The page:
To send a child to school without the requested supplies stigmatizes the child with peers and sends a message to the teachers that school is not a priority for a family. Yet each year the school list seems to get longer, more brand-specific, and more of a test of our family budget. For example, this year our district has added ear buds to the list of needed supplies and kindergarten needs, not just glue sticks and scissors, BUT 12 sticks of Elmer's purple glue and Fiskar scissors. When I mentioned this concerning trend to our superintendent a couple years ago, it was suggested that I should talk to the teachers about what I "can" supply. A friend suggested I go get help from a church that was having a back to school giveaway. However, what the superintendent and the friend failed to consider is the message that these actions send to my kids. First it suggests that supporting their schooling is not a top financial responsibility in our family. Second it teaches my children entitlement and that others should sacrifice and be responsible to meet their need for supplies.
The superintendent and my friend failed to get the point of my observation. When I send 7 children back to school this August, some of what they will be taking includes 11 boxes of crayons, 55 glue sticks, 11 boxes of wipes, 16 dry erase markers, 15 boxes of tissue, and 192 sharpened #2 pencils. Yet I am sure that my cildren will not need or use each of these items during the first week like they might the 23 folders.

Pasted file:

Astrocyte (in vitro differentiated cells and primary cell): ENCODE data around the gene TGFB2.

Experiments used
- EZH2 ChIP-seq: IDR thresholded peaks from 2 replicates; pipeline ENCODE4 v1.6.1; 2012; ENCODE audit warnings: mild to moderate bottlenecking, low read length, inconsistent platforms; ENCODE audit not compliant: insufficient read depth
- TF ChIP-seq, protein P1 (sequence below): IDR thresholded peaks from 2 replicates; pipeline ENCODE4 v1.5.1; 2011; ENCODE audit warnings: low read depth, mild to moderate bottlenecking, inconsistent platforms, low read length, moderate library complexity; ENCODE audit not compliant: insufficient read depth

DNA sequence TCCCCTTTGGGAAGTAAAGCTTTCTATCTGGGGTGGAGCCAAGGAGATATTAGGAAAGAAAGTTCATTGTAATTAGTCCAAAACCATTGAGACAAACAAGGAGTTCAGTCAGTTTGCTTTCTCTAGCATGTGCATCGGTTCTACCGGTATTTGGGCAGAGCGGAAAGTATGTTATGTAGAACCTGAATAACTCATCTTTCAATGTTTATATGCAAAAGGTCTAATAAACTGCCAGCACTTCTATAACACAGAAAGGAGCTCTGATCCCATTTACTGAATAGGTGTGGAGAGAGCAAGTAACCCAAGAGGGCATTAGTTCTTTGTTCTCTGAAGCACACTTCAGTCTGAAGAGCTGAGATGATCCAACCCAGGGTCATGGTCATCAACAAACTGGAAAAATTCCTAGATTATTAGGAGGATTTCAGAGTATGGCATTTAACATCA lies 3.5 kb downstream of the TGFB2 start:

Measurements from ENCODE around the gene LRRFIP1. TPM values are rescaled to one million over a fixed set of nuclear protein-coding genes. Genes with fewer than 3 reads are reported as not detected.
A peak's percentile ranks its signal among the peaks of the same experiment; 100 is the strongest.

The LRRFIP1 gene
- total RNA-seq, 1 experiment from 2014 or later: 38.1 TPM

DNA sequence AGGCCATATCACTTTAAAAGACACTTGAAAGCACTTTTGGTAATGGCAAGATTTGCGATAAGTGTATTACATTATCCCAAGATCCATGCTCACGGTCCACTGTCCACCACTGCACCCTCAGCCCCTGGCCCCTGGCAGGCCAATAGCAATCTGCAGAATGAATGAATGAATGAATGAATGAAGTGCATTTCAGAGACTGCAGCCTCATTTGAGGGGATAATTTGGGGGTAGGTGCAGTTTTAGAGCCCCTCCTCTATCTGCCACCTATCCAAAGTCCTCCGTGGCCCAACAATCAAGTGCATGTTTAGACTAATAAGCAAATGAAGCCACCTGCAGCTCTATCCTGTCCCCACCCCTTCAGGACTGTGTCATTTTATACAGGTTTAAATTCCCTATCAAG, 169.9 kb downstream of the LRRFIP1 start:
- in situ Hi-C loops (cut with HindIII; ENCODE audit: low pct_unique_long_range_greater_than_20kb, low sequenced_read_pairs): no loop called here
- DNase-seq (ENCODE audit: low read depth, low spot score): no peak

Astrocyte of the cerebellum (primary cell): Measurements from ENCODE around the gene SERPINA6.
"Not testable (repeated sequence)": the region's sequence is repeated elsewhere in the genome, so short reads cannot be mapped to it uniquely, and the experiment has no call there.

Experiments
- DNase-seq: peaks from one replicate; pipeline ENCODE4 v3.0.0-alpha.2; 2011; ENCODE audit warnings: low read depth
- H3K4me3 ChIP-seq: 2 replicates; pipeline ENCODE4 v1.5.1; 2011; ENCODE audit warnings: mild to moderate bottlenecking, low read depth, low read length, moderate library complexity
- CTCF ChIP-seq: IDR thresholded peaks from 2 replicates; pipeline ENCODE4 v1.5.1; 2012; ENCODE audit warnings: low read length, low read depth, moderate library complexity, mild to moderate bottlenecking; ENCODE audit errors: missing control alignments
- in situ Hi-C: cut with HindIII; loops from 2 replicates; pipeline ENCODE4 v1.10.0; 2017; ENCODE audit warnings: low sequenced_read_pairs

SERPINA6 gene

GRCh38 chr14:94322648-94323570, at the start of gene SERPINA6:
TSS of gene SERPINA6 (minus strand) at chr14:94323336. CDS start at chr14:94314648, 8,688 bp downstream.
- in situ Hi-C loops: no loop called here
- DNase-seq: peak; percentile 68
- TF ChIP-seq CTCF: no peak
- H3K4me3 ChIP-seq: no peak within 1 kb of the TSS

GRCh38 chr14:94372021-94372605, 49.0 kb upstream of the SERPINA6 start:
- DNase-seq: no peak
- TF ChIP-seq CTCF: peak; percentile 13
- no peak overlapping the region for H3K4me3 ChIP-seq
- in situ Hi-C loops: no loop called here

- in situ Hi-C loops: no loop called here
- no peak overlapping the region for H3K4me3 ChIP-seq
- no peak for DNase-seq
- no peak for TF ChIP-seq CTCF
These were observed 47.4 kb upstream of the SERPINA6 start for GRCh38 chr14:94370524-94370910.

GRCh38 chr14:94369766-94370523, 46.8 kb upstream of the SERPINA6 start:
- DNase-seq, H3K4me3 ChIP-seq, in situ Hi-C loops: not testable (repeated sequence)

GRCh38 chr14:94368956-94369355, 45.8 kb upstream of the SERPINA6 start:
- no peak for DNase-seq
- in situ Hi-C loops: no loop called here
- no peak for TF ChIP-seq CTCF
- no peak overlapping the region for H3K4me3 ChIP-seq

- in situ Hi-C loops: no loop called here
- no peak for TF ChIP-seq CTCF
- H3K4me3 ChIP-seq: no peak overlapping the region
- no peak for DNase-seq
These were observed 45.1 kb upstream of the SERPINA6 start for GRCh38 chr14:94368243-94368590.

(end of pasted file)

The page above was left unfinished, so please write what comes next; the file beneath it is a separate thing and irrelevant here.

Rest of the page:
Teachers need to consider the following when creating classroom supply lists:
1. Trust the family to buy good quality items. There are good scissors, glue, pencils, etc that are not Fiskar, Elmers, Ticonderoga or Crayola.
2. Set a year long schedule of when you need which supplies so families don't have to buy a year's worth of supplies at one time. Plus it will reduce what you have to store in the classroom.
3. When something new is added to the list, please consider what can be removed.
4. Please return our child's non-consumable supplies at the end of the year. Scissors, rulers, and pencil pouches are all easy to clean up and re-use.
5. Do the math and see how much the supplies on your list costs realistically. Don't use the 10 cent sale prices that were the week before our family got paid. Use real prices and if the list costs more than $15 (which is more than 5% of a minimum wage earners weekly pay), then please revisit the list.
6. Remember, many of us are needing to use these lowest sale prices to buy our kids much needed backpacks, underwear, shoes, and a few new and/or new-to-us thrift clothing items to make our kids feel personally prepared for a fresh start too. We also have band rental fees, lunch/snack money, elective course supply fees, and soon school pictures and the first school fundraiser of the year. The classroom supply list is just the tip of the iceberg of expenses.
7. Don't forget that our child getting ready for your class, may not be our only child.
Oh, and my husband is a teacher so I know about the out of pocket that teachers pay to get supplies that they need. However, I STILL believe that more families would provide the requested supplies, if the total costs of the list was within their grasp and aligned with the purchasing values of their family. Currently, I feel bullied by a list that is out of control and out of touch with what my kids really needs to start the year. Yet like last year, I feel I must pass this first "test" by my kids' teachers and spend the money to get my first mommy "A" with Avery binders and Expo dry erase markers.